Sunday, November 18, 2012

Slimy Restaurants, and Why We’re Better Off Without Them

There are groups organizing boycotts of Papa John’s and other restaurant chains that are taking public stands against health care. Apparently, to draw a boycott, all the CEO of a billion-dollar restaurant chain has to do is talk loudly and often about firing all its full-time staff and limit the hours of its part-time staff in order to avoid paying the cost of health insurance. Health coverage was also an issue in the closing of Hostess Brands. The bakery fell apart in a matter of weeks after it took away health benefits from workers.

“Boycott” may not be quite the right word, then. Papa John’s really could close down if customers stay away because they are turned off by the idea of businesses that go to great lengths to avoid paying for health coverage. So could Applebee’s, Red Lobster, and Olive Garden, and other restaurants that jump on this bus. It’s no secret that U.S. restaurants have not been doing so well in the last five years, and if they give customers an extra reason to stay away, some of the locations could have trouble paying the rent.

But in truth, we are better off without businesses whose business mentality is based on exploiting their workers and their customers. Some pundits are asking if it is fair to boycott a restaurant or food manufacturer just because it opposes health care. This question makes more sense if you turn it around the other way: Do you really want your food handled by workers who are forced to work sick, potentially spreading infectious diseases to you? Or, given the choice, are you personally better off buying food from a business that cares enough about health to provide regular health coverage to its workers?

You can’t see the infectious disease risk when you buy restaurant food, and so the more slimy restaurants don’t pay much attention to that aspect of their product. They focus on what you see and what you can taste, and not much more than that. This is the same mentality that leads restaurants to use the cheapest ingredients they can get away with, or to imagine that MSG is a spice, or to mop the kitchen floor only on days when the health inspectors are coming. In the food business, the health coverage question is not just about fairness for the workers. It is also a marker of businesses that care what happens to their customers.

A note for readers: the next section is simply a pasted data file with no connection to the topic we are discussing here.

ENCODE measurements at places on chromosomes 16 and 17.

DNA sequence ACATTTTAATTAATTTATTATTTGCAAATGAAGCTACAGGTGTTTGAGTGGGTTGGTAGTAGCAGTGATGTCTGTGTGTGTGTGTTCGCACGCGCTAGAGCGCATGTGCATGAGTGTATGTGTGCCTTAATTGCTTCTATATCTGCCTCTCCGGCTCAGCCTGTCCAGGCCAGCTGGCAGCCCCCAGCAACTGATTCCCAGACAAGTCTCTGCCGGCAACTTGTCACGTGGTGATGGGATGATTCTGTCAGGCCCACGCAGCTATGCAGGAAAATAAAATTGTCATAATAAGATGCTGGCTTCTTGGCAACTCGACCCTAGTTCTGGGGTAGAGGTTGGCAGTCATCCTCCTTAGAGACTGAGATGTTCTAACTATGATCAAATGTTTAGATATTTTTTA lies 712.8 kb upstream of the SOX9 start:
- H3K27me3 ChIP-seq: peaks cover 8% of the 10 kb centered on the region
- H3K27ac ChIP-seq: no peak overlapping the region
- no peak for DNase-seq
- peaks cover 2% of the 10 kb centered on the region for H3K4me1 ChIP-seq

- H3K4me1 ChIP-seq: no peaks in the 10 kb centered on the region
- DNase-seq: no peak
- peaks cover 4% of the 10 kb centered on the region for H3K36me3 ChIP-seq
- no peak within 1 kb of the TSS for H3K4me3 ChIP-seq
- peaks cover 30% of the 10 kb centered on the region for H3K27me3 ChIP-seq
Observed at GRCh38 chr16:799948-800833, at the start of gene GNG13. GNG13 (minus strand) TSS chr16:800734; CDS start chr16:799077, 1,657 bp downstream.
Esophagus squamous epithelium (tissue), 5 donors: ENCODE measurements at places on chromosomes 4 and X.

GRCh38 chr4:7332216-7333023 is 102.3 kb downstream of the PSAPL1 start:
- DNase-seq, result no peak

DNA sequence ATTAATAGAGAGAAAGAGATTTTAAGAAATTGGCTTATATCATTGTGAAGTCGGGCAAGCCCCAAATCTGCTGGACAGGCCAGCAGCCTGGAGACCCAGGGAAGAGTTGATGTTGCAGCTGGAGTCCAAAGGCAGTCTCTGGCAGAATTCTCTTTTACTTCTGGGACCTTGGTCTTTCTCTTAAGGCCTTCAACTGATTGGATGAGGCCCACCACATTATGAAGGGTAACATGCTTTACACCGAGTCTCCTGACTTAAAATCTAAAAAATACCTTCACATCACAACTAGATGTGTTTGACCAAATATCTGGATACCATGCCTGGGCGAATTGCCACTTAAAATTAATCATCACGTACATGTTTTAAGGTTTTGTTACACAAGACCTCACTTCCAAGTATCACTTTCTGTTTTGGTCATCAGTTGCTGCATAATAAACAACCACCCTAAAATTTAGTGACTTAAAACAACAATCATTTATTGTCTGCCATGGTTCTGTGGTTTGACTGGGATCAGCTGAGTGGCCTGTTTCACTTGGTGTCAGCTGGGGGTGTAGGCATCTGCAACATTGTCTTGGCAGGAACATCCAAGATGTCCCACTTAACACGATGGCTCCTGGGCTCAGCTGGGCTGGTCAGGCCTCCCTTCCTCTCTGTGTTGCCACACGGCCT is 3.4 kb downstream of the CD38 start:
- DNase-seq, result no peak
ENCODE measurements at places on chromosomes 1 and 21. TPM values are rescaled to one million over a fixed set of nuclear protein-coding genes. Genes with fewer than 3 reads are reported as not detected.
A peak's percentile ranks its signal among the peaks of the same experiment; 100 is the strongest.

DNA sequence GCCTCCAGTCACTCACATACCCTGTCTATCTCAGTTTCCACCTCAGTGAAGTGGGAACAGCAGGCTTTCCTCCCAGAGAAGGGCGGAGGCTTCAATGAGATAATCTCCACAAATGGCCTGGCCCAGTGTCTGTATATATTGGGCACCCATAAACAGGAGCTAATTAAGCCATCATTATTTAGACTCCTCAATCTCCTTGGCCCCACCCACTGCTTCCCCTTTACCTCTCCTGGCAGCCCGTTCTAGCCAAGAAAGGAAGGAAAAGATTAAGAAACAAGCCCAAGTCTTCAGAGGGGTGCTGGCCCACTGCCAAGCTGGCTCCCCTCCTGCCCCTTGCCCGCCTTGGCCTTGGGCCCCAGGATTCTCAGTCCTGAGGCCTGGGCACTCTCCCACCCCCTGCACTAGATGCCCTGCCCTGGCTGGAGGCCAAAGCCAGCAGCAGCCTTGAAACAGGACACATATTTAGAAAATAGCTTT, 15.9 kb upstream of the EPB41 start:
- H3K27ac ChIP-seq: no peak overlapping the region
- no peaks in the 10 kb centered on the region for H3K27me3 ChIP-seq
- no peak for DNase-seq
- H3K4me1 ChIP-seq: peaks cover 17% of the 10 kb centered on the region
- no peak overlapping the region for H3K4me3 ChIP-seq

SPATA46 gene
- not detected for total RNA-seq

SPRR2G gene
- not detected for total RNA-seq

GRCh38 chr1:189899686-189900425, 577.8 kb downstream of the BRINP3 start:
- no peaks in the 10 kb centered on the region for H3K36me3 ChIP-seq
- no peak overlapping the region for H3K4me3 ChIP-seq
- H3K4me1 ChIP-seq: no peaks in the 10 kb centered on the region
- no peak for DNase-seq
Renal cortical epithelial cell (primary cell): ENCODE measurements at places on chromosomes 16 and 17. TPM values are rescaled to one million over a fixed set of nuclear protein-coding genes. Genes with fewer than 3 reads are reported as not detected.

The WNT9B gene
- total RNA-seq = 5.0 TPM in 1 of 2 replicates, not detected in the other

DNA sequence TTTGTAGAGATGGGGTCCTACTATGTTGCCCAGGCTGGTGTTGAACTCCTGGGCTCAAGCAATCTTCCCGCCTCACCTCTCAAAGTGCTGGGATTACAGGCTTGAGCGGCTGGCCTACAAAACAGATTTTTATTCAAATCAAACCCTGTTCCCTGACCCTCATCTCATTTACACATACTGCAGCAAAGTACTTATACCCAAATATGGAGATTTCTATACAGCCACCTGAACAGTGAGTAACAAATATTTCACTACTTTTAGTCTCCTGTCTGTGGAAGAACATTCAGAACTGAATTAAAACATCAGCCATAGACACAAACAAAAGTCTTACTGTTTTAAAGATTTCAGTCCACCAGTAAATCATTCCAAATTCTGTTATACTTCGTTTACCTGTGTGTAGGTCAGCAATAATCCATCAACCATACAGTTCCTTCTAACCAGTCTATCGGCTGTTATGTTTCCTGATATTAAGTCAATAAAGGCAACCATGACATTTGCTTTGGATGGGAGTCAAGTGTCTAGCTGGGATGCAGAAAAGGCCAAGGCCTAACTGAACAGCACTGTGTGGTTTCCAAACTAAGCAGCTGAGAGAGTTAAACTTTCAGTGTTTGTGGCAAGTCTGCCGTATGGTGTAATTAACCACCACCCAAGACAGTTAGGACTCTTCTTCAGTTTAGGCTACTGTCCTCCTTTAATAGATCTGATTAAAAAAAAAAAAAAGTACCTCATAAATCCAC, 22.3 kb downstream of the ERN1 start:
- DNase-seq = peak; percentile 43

There is a lot of talk about a Denny’s franchise that is adding a 5 percent surcharge to all menu items, supposedly to cover increases in costs from providing health coverage to workers. This approach provides at least five ways for customers to take offense. These include the victim mentality of the restaurant owner, the dishonest prices shown on the menu, just the idea of a surcharge, and the use of the place of business to make a political statement that relatively few customers are likely to agree with. But the worst thing about it, if you are a customer, is the suggestion that the restaurant sees the health of its workers, and by extension, its customers, as an afterthought.

Restaurant chains have closed before — it happens every year. The world changes, and businesses that fail to adapt to the changes eventually fail. It will hardly be surprising if some of the next restaurant chains to close will be ones whose executives are publicly seen with their thumbs up their noses, even if only metaphorically. And after they are gone, we won’t miss them any more than we remember the restaurants that closed in past years. In our role as customers, we are actually better off without businesses like these.